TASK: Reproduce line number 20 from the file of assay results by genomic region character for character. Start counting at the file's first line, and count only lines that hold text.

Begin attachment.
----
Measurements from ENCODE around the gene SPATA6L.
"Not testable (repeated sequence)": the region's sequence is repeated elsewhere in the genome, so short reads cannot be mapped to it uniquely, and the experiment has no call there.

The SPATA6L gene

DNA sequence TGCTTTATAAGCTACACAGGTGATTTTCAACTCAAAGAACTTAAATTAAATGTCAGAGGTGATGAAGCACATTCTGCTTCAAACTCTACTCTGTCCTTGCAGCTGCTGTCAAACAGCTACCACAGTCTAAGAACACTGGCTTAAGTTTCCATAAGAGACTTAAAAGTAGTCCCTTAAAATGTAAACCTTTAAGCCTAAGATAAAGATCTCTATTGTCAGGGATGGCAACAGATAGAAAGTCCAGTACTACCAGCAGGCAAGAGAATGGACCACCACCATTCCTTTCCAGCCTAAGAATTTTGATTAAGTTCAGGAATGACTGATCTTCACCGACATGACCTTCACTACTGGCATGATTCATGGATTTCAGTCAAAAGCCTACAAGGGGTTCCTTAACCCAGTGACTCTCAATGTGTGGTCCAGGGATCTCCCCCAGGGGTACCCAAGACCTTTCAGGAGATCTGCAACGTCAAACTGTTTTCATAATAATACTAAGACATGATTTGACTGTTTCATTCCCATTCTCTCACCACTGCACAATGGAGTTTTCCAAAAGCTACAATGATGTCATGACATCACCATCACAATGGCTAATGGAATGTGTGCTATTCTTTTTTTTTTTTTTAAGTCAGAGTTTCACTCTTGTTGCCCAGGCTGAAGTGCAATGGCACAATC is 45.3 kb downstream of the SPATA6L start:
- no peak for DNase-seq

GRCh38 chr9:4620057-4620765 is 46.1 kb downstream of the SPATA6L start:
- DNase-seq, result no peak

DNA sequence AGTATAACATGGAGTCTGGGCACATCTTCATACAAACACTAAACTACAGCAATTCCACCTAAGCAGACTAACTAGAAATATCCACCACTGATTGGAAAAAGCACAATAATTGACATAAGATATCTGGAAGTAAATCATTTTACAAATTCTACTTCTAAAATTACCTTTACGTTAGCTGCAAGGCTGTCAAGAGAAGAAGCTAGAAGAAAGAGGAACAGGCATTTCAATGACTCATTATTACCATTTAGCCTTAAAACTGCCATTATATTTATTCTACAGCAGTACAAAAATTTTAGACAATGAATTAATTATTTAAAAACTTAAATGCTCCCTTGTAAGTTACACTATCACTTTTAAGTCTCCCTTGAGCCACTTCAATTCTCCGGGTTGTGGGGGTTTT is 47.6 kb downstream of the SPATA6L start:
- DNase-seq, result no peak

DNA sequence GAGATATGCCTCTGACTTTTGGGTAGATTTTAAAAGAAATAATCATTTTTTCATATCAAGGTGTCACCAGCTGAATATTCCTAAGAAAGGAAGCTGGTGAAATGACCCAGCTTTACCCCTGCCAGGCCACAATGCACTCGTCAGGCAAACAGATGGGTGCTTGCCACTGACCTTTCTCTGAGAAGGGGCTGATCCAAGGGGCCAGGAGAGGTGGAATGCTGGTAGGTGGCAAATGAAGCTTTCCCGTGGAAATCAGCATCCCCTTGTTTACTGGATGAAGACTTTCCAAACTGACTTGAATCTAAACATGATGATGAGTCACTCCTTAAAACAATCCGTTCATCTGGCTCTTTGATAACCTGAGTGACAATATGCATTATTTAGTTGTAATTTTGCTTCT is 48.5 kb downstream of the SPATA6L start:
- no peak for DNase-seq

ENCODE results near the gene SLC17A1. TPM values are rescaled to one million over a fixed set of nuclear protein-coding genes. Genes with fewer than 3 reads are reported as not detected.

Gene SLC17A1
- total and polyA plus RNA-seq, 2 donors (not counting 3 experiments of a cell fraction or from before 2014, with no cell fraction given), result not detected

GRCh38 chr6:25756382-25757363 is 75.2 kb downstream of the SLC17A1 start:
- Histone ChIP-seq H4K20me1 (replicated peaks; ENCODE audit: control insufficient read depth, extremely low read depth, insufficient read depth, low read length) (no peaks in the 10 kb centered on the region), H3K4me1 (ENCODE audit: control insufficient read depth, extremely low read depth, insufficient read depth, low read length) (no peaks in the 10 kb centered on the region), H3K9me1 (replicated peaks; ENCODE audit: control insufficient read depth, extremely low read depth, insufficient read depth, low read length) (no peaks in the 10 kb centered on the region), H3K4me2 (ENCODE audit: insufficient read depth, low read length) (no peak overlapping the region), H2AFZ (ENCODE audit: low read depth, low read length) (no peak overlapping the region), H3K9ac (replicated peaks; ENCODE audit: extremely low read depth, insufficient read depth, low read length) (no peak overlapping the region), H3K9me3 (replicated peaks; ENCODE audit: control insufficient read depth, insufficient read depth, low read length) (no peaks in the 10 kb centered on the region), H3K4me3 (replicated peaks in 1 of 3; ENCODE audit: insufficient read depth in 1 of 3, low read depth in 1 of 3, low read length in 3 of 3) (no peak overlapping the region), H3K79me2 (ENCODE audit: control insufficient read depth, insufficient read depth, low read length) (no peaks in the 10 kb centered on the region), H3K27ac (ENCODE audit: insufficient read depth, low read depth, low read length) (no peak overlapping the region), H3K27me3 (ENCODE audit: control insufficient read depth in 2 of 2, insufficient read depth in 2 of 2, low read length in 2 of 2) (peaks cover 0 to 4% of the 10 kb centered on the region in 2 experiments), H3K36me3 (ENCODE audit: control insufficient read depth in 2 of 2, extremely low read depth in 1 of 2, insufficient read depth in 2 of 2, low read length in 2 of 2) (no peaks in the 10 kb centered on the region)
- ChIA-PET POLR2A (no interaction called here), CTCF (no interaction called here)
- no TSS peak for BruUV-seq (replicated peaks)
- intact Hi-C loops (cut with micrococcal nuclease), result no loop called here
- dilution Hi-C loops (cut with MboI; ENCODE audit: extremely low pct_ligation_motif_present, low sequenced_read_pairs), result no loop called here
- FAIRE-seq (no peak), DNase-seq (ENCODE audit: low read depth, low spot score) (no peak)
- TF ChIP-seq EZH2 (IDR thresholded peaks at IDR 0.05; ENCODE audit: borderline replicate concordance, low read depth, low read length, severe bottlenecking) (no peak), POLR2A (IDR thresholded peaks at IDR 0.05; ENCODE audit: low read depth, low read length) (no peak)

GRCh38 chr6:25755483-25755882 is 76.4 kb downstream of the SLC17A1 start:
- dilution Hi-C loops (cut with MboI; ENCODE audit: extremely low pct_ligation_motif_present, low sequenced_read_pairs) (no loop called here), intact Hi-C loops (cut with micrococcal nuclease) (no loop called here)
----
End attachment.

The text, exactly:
- dilution Hi-C loops (cut with MboI; ENCODE audit: extremely low pct_ligation_motif_present, low sequenced_read_pairs), result no loop called here